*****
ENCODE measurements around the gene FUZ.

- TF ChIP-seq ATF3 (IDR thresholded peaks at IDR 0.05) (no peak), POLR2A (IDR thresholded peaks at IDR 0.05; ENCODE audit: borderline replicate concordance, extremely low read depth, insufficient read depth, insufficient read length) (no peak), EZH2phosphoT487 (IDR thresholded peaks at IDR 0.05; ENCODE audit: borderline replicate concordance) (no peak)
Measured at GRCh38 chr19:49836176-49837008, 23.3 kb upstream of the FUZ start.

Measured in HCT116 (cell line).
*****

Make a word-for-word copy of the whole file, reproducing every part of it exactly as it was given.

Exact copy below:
ENCODE measurements around the gene FUZ.

- TF ChIP-seq ATF3 (IDR thresholded peaks at IDR 0.05) (no peak), POLR2A (IDR thresholded peaks at IDR 0.05; ENCODE audit: borderline replicate concordance, extremely low read depth, insufficient read depth, insufficient read length) (no peak), EZH2phosphoT487 (IDR thresholded peaks at IDR 0.05; ENCODE audit: borderline replicate concordance) (no peak)
Measured at GRCh38 chr19:49836176-49837008, 23.3 kb upstream of the FUZ start.

Measured in HCT116 (cell line).